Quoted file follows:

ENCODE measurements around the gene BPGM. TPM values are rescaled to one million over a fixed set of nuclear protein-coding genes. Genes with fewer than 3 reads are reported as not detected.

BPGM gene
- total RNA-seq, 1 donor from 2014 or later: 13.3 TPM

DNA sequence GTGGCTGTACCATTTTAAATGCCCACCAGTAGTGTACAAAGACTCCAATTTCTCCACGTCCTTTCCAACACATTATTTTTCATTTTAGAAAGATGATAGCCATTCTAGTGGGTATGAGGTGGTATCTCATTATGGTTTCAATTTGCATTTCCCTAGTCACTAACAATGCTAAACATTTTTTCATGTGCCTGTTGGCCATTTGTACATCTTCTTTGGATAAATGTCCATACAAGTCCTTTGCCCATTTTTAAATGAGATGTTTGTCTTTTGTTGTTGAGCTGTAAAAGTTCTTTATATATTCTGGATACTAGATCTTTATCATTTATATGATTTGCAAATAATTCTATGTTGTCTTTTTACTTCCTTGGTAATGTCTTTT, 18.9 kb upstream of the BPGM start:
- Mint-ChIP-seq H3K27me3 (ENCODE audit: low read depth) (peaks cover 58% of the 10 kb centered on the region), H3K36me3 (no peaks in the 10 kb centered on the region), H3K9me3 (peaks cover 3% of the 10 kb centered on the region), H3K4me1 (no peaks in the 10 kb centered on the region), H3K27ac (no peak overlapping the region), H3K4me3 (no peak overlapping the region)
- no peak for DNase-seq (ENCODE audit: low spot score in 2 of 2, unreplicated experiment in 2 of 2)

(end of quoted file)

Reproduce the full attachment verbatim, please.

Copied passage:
ENCODE measurements around the gene BPGM. TPM values are rescaled to one million over a fixed set of nuclear protein-coding genes. Genes with fewer than 3 reads are reported as not detected.

BPGM gene
- total RNA-seq, 1 donor from 2014 or later: 13.3 TPM

DNA sequence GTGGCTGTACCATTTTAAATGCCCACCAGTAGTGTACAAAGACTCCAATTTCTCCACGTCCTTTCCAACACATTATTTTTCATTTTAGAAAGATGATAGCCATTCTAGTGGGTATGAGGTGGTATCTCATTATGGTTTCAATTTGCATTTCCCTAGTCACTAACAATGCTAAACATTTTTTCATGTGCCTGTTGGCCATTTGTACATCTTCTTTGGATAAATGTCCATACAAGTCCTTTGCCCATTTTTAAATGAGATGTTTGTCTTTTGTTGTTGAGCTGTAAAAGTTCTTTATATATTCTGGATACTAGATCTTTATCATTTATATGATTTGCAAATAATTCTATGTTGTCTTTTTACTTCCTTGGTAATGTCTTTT, 18.9 kb upstream of the BPGM start:
- Mint-ChIP-seq H3K27me3 (ENCODE audit: low read depth) (peaks cover 58% of the 10 kb centered on the region), H3K36me3 (no peaks in the 10 kb centered on the region), H3K9me3 (peaks cover 3% of the 10 kb centered on the region), H3K4me1 (no peaks in the 10 kb centered on the region), H3K27ac (no peak overlapping the region), H3K4me3 (no peak overlapping the region)
- no peak for DNase-seq (ENCODE audit: low spot score in 2 of 2, unreplicated experiment in 2 of 2)